But then, a moment of clarity, a sense of the absurdity: I was going to get on my computer to see what was happening on a street corner just several blocks from where I was standing?
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As much to strike a blow for all that is nondigital as to feed my curiosity, as much as for the sake of experiencing something other than what is clickable or linkable, I headed out into - eek - the real world to check out for myself what happened.
It didn't take long to remember why going online is so seductive. You don't have to look for parking. The police don't throw up a perimeter of yellow tape to keep you at bay. There's no air conditioning outside.
But even more than that, online, there's a constant stream of words, pictures, video, random shiny, sparkly objects. I've wasted no small amount of time lost in its distractions, following one link after another until I'm so far gone from my initial search that I've forgotten what I went online for.
Now though I've learned - online, of course, in an article on Slate - that it's really not my fault. (I like when it turns out that way!)
A brain researcher has determined that we have this intrinsic, dopamine-fueled need to seek out new and interesting bits of information. Which, of course, is why the Internet is so addictive.
So even as I was headed up Calvert Street to see where Phelps had gotten into an accident, the tweets were piling up, and photos and videos were landing on various gossip and celebrity Web sites.
When I checked the next day, there were pages upon pages of tweets: how Phelps ran a red light at 50 mph, jokes about bongs and weed and such, even the rumor, quickly and roundly dispelled, that he had been killed in the crash. Many of the tweets and links led to Perez Hilton's Web site, which claimed to be first online with the news.
Everyone knows - or do they? - that being first doesn't mean being right. Police would ultimately determine that Phelps had the light, wasn't speeding, was sober and, yes, very much alive.
Still, looking at what was going on online while I was out in Mount Vernon, it all seemed much more breathlessly exciting than, well, real life.
At the scene, it was mostly people doing their jobs: Police had quite the abundance of personnel for an incident that obviously was going to get more scrutiny than the obvious fender-bender. Ambulances, a tow truck and, yes, The Baltimore Sun in full print, photo and video force went about their business.
A maitre d' and a few waiters wandered over from the nearby Prime Rib restaurant - no, they told me, Phelps hadn't been part of the Restaurant Week crowd enjoying the three-course, $30.09 bargain meals. Neighborhood residents wandered about, taking their own pictures and delivering tidbits - Phelps was barefoot, in the company of a stunning blond woman, his Escalade hit the Honda, which then plowed into a parked car. There was collateral damage to a corner mailbox.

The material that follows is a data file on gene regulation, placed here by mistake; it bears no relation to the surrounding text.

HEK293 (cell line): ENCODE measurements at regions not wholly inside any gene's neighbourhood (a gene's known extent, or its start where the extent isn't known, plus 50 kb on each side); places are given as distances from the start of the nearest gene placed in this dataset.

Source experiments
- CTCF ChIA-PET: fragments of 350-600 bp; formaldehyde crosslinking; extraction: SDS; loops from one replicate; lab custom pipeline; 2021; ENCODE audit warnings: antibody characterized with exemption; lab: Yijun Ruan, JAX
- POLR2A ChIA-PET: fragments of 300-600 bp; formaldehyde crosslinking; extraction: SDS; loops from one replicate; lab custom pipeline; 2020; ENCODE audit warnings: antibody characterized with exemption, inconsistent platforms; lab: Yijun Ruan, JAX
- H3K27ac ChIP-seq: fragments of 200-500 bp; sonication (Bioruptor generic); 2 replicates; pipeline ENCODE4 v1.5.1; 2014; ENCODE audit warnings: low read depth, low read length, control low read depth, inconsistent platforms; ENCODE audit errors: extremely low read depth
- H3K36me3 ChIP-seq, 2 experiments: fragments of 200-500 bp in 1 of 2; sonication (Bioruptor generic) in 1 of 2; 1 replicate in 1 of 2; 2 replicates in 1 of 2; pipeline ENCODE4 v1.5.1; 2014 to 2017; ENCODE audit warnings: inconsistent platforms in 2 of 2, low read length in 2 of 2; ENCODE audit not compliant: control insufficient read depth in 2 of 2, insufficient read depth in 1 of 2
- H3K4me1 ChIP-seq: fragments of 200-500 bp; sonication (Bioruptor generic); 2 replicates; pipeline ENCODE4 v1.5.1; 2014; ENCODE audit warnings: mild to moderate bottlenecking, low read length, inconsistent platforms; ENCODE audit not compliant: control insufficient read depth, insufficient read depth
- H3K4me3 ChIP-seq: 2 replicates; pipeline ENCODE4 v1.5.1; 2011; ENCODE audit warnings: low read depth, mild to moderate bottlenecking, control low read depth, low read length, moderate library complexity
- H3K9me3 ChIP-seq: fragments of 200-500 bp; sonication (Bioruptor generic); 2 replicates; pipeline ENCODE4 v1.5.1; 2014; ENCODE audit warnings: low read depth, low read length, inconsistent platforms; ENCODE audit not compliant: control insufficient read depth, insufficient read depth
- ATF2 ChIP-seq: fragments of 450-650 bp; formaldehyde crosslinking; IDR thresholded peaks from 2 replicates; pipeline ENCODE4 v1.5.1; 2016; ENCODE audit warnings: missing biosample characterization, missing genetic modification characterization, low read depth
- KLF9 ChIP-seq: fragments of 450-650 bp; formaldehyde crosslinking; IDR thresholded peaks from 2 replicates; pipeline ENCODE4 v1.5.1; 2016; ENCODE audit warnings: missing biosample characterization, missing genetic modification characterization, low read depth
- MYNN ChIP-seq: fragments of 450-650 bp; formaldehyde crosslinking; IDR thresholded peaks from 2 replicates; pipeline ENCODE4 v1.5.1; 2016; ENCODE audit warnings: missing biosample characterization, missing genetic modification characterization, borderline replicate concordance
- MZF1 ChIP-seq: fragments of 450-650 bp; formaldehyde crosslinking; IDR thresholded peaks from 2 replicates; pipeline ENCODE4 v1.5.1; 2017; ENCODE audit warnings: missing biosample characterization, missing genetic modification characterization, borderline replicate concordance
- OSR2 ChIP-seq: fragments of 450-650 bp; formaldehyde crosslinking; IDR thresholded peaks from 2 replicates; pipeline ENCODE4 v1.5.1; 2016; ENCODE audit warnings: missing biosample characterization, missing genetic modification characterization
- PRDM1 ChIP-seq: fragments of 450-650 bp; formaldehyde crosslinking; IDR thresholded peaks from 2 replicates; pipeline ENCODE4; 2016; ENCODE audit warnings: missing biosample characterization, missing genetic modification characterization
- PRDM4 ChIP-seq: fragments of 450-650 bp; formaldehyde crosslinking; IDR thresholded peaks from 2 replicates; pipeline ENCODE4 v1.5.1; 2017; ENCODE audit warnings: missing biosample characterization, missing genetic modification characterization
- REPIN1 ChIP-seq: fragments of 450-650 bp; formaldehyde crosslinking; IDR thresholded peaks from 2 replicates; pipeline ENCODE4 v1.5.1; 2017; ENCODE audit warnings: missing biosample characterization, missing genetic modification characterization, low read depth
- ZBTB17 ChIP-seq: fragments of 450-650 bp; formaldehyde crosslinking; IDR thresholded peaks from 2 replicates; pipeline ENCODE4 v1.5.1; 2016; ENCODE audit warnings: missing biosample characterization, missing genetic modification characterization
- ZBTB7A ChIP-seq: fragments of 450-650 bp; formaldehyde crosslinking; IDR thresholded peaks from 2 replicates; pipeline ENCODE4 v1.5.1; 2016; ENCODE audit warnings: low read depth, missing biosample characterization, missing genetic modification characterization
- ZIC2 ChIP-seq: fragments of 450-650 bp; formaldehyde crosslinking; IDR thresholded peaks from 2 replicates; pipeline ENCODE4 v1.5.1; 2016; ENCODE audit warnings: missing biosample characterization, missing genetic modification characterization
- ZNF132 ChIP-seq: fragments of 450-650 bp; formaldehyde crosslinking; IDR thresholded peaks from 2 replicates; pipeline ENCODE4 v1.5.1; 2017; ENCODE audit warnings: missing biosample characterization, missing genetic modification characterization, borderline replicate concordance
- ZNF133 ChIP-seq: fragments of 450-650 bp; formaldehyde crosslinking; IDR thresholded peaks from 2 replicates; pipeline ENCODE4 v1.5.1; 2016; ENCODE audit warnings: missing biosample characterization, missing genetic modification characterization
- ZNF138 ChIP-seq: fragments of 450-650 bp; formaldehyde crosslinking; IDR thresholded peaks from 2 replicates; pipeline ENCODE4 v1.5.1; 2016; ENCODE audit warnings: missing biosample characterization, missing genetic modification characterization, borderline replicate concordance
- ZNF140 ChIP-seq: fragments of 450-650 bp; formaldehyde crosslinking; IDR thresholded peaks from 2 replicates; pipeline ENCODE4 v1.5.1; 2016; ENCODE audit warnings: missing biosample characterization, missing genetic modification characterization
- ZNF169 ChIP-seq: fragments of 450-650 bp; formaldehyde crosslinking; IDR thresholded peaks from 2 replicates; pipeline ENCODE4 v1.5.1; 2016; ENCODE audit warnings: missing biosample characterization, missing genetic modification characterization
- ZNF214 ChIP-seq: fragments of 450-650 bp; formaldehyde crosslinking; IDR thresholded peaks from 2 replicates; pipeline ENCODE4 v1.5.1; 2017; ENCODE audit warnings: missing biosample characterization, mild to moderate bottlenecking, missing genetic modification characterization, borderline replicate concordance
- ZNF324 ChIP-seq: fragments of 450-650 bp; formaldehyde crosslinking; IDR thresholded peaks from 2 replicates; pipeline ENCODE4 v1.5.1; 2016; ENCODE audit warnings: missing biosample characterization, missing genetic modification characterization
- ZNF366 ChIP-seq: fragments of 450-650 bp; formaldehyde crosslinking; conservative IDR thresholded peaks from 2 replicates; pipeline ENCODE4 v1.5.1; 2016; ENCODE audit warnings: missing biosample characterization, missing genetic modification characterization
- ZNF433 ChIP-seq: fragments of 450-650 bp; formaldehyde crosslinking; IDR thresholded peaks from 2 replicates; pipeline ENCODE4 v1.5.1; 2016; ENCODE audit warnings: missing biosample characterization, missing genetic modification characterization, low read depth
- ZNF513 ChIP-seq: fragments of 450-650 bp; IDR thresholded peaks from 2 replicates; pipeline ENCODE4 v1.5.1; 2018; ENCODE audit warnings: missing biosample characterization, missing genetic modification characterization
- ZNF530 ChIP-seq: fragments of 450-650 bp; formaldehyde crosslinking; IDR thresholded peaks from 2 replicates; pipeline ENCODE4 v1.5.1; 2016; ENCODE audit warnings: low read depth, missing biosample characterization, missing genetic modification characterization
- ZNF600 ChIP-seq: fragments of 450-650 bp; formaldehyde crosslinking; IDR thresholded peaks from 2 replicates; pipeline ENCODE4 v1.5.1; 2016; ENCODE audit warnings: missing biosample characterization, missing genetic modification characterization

Hardly barn-burning stuff, but it was just enough apparently to satisfy that part of my brain that the research says needs to keeping seeking new information. Even though it was obvious there wasn't much else to this rather ordinary collision, I stuck around.
Eventually the police cleared the streets to get the cars involved towed away, I was shooed away and felt let down that I might not get to see this to the end, however boring at that point. Luckily, Phil Baty, who lives in a splendid house on Biddle Street just down the block from the accident, risked a Henry Louis Gates moment to give us a vantage point from his place.
We ended up in one of those, um, discussions about the Constitution, the First Amendment, private property rights and public spaces with a police officer who wanted us off the street. We retreated to the sidewalk, and then to Baty's porch until all parties agreed, with some grumbling, that we could take our last stand and not be moved from the front doorstep.
No handcuffs appeared, but we became emboldened by our victory, or at least our nondefeat. There was exceedingly little to see at this point, but Baty was such delightful company - his house has a museum devoted to former Biddle Streeter Wallis Warfield Simpson, he's pals with William Donald Schaefer - we eventually found ourselves on the porch of Government House on Calvert Street for an even better vantage point of the intersection.
By then, there wasn't much to see. But anyone who wants multiple images of Phelps' damaged car, from just about every possible angle: Sun photographer Tasha Treadwell has 'em.